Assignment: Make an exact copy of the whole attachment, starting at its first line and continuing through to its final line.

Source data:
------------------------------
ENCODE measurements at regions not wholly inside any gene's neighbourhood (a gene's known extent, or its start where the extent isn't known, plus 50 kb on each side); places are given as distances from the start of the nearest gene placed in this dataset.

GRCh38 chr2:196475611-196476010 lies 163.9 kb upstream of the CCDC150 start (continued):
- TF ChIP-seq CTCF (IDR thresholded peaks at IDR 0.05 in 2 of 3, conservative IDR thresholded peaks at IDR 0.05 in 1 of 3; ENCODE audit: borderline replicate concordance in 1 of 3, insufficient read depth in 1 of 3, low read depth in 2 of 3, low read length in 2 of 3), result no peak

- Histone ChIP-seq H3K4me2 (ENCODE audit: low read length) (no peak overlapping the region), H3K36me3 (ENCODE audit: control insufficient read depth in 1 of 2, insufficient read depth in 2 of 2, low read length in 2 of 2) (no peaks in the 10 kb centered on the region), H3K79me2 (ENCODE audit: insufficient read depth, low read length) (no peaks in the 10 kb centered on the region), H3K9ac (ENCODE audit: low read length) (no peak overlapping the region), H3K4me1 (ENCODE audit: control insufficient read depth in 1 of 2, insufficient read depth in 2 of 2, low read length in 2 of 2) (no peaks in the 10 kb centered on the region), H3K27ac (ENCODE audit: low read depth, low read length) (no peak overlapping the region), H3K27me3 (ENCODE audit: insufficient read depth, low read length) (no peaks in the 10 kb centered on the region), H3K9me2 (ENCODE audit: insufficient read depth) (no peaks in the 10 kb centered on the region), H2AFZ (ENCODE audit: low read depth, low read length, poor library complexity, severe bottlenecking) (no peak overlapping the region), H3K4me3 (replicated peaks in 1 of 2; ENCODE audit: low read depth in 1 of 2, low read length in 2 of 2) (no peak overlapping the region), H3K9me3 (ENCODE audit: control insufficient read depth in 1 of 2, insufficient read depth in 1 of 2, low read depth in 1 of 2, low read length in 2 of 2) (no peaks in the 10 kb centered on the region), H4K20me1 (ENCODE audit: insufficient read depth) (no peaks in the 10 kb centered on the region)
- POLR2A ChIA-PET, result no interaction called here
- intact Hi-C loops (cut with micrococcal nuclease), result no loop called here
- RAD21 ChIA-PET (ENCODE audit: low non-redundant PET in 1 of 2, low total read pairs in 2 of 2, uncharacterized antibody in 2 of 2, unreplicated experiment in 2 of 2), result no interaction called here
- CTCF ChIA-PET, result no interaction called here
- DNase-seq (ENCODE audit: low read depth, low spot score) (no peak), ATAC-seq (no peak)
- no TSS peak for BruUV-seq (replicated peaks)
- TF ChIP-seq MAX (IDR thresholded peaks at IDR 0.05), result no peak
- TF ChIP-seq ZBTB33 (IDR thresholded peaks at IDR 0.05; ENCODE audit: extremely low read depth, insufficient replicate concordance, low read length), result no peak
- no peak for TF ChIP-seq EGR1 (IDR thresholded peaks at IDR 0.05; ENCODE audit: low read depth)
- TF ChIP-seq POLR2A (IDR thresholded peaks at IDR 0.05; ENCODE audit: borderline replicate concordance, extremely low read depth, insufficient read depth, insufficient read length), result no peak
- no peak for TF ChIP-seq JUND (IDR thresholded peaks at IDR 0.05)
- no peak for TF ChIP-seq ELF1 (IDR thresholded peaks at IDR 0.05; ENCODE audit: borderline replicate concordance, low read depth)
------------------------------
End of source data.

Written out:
ENCODE measurements at regions not wholly inside any gene's neighbourhood (a gene's known extent, or its start where the extent isn't known, plus 50 kb on each side); places are given as distances from the start of the nearest gene placed in this dataset.

GRCh38 chr2:196475611-196476010 lies 163.9 kb upstream of the CCDC150 start (continued):
- TF ChIP-seq CTCF (IDR thresholded peaks at IDR 0.05 in 2 of 3, conservative IDR thresholded peaks at IDR 0.05 in 1 of 3; ENCODE audit: borderline replicate concordance in 1 of 3, insufficient read depth in 1 of 3, low read depth in 2 of 3, low read length in 2 of 3), result no peak

- Histone ChIP-seq H3K4me2 (ENCODE audit: low read length) (no peak overlapping the region), H3K36me3 (ENCODE audit: control insufficient read depth in 1 of 2, insufficient read depth in 2 of 2, low read length in 2 of 2) (no peaks in the 10 kb centered on the region), H3K79me2 (ENCODE audit: insufficient read depth, low read length) (no peaks in the 10 kb centered on the region), H3K9ac (ENCODE audit: low read length) (no peak overlapping the region), H3K4me1 (ENCODE audit: control insufficient read depth in 1 of 2, insufficient read depth in 2 of 2, low read length in 2 of 2) (no peaks in the 10 kb centered on the region), H3K27ac (ENCODE audit: low read depth, low read length) (no peak overlapping the region), H3K27me3 (ENCODE audit: insufficient read depth, low read length) (no peaks in the 10 kb centered on the region), H3K9me2 (ENCODE audit: insufficient read depth) (no peaks in the 10 kb centered on the region), H2AFZ (ENCODE audit: low read depth, low read length, poor library complexity, severe bottlenecking) (no peak overlapping the region), H3K4me3 (replicated peaks in 1 of 2; ENCODE audit: low read depth in 1 of 2, low read length in 2 of 2) (no peak overlapping the region), H3K9me3 (ENCODE audit: control insufficient read depth in 1 of 2, insufficient read depth in 1 of 2, low read depth in 1 of 2, low read length in 2 of 2) (no peaks in the 10 kb centered on the region), H4K20me1 (ENCODE audit: insufficient read depth) (no peaks in the 10 kb centered on the region)
- POLR2A ChIA-PET, result no interaction called here
- intact Hi-C loops (cut with micrococcal nuclease), result no loop called here
- RAD21 ChIA-PET (ENCODE audit: low non-redundant PET in 1 of 2, low total read pairs in 2 of 2, uncharacterized antibody in 2 of 2, unreplicated experiment in 2 of 2), result no interaction called here
- CTCF ChIA-PET, result no interaction called here
- DNase-seq (ENCODE audit: low read depth, low spot score) (no peak), ATAC-seq (no peak)
- no TSS peak for BruUV-seq (replicated peaks)
- TF ChIP-seq MAX (IDR thresholded peaks at IDR 0.05), result no peak
- TF ChIP-seq ZBTB33 (IDR thresholded peaks at IDR 0.05; ENCODE audit: extremely low read depth, insufficient replicate concordance, low read length), result no peak
- no peak for TF ChIP-seq EGR1 (IDR thresholded peaks at IDR 0.05; ENCODE audit: low read depth)
- TF ChIP-seq POLR2A (IDR thresholded peaks at IDR 0.05; ENCODE audit: borderline replicate concordance, extremely low read depth, insufficient read depth, insufficient read length), result no peak
- no peak for TF ChIP-seq JUND (IDR thresholded peaks at IDR 0.05)
- no peak for TF ChIP-seq ELF1 (IDR thresholded peaks at IDR 0.05; ENCODE audit: borderline replicate concordance, low read depth)